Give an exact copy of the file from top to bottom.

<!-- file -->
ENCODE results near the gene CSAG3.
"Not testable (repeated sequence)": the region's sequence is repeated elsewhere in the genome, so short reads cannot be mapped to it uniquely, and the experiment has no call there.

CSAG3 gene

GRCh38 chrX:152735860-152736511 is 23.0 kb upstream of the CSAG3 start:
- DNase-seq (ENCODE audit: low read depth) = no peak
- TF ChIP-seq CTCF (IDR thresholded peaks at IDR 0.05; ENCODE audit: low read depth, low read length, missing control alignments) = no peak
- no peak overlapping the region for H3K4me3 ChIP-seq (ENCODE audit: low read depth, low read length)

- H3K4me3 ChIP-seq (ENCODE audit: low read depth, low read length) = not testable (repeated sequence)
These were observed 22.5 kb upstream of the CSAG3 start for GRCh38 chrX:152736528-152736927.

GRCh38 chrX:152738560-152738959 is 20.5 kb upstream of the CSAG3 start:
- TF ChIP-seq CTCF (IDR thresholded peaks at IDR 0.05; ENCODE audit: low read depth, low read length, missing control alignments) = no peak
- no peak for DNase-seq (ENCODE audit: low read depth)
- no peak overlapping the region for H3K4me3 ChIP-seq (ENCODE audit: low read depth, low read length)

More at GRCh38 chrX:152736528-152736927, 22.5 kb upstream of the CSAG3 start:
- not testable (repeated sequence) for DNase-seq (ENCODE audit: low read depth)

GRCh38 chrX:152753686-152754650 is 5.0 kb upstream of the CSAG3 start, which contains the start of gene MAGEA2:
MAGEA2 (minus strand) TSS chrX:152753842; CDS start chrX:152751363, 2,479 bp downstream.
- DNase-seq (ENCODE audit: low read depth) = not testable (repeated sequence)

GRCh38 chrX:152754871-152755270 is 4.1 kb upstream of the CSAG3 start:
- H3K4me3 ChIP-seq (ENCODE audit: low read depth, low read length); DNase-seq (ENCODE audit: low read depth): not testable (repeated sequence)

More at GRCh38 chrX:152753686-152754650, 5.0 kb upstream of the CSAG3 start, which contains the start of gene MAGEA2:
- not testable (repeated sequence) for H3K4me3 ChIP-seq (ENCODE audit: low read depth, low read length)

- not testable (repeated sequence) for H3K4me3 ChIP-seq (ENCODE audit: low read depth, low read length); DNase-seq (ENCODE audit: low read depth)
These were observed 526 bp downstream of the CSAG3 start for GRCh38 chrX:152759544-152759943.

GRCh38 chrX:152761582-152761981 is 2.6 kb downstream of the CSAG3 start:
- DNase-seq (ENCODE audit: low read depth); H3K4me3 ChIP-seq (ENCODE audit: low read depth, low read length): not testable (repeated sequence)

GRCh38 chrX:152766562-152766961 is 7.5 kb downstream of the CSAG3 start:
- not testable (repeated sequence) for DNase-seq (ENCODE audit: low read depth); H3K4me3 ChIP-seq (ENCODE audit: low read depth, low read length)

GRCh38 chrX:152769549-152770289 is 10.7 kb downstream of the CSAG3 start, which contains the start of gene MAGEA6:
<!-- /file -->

ENCODE results near the gene CSAG3.
"Not testable (repeated sequence)": the region's sequence is repeated elsewhere in the genome, so short reads cannot be mapped to it uniquely, and the experiment has no call there.

CSAG3 gene

GRCh38 chrX:152735860-152736511 is 23.0 kb upstream of the CSAG3 start:
- DNase-seq (ENCODE audit: low read depth) = no peak
- TF ChIP-seq CTCF (IDR thresholded peaks at IDR 0.05; ENCODE audit: low read depth, low read length, missing control alignments) = no peak
- no peak overlapping the region for H3K4me3 ChIP-seq (ENCODE audit: low read depth, low read length)

- H3K4me3 ChIP-seq (ENCODE audit: low read depth, low read length) = not testable (repeated sequence)
These were observed 22.5 kb upstream of the CSAG3 start for GRCh38 chrX:152736528-152736927.

GRCh38 chrX:152738560-152738959 is 20.5 kb upstream of the CSAG3 start:
- TF ChIP-seq CTCF (IDR thresholded peaks at IDR 0.05; ENCODE audit: low read depth, low read length, missing control alignments) = no peak
- no peak for DNase-seq (ENCODE audit: low read depth)
- no peak overlapping the region for H3K4me3 ChIP-seq (ENCODE audit: low read depth, low read length)

More at GRCh38 chrX:152736528-152736927, 22.5 kb upstream of the CSAG3 start:
- not testable (repeated sequence) for DNase-seq (ENCODE audit: low read depth)

GRCh38 chrX:152753686-152754650 is 5.0 kb upstream of the CSAG3 start, which contains the start of gene MAGEA2:
MAGEA2 (minus strand) TSS chrX:152753842; CDS start chrX:152751363, 2,479 bp downstream.
- DNase-seq (ENCODE audit: low read depth) = not testable (repeated sequence)

GRCh38 chrX:152754871-152755270 is 4.1 kb upstream of the CSAG3 start:
- H3K4me3 ChIP-seq (ENCODE audit: low read depth, low read length); DNase-seq (ENCODE audit: low read depth): not testable (repeated sequence)

More at GRCh38 chrX:152753686-152754650, 5.0 kb upstream of the CSAG3 start, which contains the start of gene MAGEA2:
- not testable (repeated sequence) for H3K4me3 ChIP-seq (ENCODE audit: low read depth, low read length)

- not testable (repeated sequence) for H3K4me3 ChIP-seq (ENCODE audit: low read depth, low read length); DNase-seq (ENCODE audit: low read depth)
These were observed 526 bp downstream of the CSAG3 start for GRCh38 chrX:152759544-152759943.

GRCh38 chrX:152761582-152761981 is 2.6 kb downstream of the CSAG3 start:
- DNase-seq (ENCODE audit: low read depth); H3K4me3 ChIP-seq (ENCODE audit: low read depth, low read length): not testable (repeated sequence)

GRCh38 chrX:152766562-152766961 is 7.5 kb downstream of the CSAG3 start:
- not testable (repeated sequence) for DNase-seq (ENCODE audit: low read depth); H3K4me3 ChIP-seq (ENCODE audit: low read depth, low read length)

GRCh38 chrX:152769549-152770289 is 10.7 kb downstream of the CSAG3 start, which contains the start of gene MAGEA6: